WHEELING - Fire safety and other safety issues are generally not a high priority list of things to think about at college. In Ohio, authorities are working on a new program in an attempt to change that.
The Ohio State Fire Marshal's Office has started a pilot Campus Fire Safety Ambassador Program to teach college students the dangers inherent to college campus fires. The program, conducted by the staff from the Ohio Fire Prevention Bureau and the Ohio Fire Academy, trained students from Kent State University on identifying the dangers of fire development, the effective use of fire safety equipment and how to develop and execute effective exit strategies.
"This new program is primarily aimed at colleges with dormitories and will teach fire prevention awareness, what to do with alarms and extinguishing," said Frank Conway, chief of the Ohio Fire Marshall Fire Prevention Unit. "Most schools talk to students about fire safety in their orientation meetings. We want to re-inforce what schools are doing and develop a standardized program that can be used at each school in conjunction with their local fire departments. In the future we want to look at those living off campus."
West Liberty University Residence Assistant Jeff Tice, of Chester, left, goes over the fire escape plan in Rodgers Hall with junior Kacie Murray, of Lumberport, W.Va.
Ohio State Fire Marshal Larry Flowers added, "We have a responsibility to prepare our students to leave the high school environment, where they are living at home, to enter a college environment and living on their own to keep them safe. This program will go a long way toward improving their safety prospects so that their parents can rest easy."
While this particular program is for schools in Ohio, local universities in the Ohio Valley have plans in place to stress the importance of fire safety to students.
"We have a fire safety plan in place and drills are done on a regular basis," said Maureen Zambito, director of media relations at West Liberty University. "A full list on what to do in the event of a fire is available on the university website."
At West Virginia Northern Community College, Bob DeFrancis, director of communications, noted, "While we don't have dorms ... we provide information in each classroom on what to do in the event of an emergency. We also have formal fire drills and other safety drills which we do in conjunction with local authorities at all our buildings on a regular basis."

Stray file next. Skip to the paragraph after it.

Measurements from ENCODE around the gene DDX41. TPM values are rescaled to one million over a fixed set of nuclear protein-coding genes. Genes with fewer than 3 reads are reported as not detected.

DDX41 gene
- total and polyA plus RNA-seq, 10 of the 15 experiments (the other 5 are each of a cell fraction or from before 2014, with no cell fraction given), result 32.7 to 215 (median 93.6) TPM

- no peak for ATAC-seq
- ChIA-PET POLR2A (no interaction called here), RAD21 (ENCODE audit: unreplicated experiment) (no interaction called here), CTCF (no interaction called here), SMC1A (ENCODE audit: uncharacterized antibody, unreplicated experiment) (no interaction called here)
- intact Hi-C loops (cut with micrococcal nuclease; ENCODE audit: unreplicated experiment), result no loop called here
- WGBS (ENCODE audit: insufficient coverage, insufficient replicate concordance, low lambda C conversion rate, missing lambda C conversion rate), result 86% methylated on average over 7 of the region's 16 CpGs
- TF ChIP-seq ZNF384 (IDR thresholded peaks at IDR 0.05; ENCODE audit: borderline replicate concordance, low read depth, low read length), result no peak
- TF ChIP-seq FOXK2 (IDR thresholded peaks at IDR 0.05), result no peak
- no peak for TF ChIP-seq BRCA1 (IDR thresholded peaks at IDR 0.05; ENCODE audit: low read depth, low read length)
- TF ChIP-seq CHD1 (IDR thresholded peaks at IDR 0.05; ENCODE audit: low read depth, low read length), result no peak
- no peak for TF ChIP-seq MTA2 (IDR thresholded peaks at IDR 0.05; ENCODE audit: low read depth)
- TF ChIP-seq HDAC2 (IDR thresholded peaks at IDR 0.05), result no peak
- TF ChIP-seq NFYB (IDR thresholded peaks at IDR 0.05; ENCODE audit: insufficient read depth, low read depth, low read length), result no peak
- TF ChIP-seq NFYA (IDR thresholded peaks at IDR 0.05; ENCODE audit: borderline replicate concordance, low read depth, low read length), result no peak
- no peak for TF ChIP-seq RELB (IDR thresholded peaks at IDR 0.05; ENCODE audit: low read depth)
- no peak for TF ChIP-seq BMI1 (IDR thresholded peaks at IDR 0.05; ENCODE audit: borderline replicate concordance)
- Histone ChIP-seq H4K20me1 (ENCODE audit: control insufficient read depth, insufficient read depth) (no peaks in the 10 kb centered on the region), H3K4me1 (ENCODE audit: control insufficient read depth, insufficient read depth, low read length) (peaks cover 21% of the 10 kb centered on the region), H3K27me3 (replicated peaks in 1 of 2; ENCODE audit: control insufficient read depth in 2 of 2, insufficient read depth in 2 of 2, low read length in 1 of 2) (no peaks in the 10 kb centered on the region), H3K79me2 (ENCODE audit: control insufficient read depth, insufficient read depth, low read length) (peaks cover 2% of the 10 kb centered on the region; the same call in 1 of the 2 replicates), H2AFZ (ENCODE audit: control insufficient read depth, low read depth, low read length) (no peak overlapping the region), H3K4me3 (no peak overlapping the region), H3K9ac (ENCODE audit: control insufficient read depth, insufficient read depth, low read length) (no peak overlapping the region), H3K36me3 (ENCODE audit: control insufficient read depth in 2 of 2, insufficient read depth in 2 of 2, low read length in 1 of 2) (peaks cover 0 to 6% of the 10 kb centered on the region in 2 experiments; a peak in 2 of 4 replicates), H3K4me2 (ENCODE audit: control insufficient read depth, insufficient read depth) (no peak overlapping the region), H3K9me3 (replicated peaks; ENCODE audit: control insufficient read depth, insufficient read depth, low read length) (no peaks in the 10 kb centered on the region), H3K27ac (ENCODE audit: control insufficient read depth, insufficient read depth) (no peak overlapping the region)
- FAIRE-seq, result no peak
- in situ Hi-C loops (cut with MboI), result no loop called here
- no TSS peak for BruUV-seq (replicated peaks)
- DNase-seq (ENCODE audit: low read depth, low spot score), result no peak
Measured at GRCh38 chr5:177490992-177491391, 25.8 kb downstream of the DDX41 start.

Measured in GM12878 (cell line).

At Wheeling Jesuit University, Steve Habursky, director of campus security, said the university does fire safety training with all members of the staff once each year. Members of the residence life staff also go through fire safety training at least once a year.
The residence life staff also has meetings with students in the residence halls at the beginning of the semester to talk about fire safety. Fire drills were done last week in conjunction with the Wheeling Fire Department in all residence halls. Fire drills will be held in other campus buildings later in the year.
Officials at Belmont College said fire safety and evacuation procedures are in place at all campus locations and are covered during the college's employee training forum as well as the beginning of each term. The college also has a multi-dimensional safety manual, which includes fire safety plans that are listed in the college catalog for students. Reminders are also sent by e-mail to all students and employees.
E.J. Schodzinski, marketing director at Ohio University Eastern, said the college has a safety committee made up of faculty and staff responsible for reviewing, updating and communicating campus emergency procedures to faculty, staff and students, including fire safety procedures.
Schodzinski said the college holds two fire drills each academic year in coordination with the Cumberland Trail Fire Department. The fire department provides feedback on the evacuation to assist with improvement planning.
Instructors are also provided with an Emergency Procedures Quick Reference Guide at the beginning of each school year.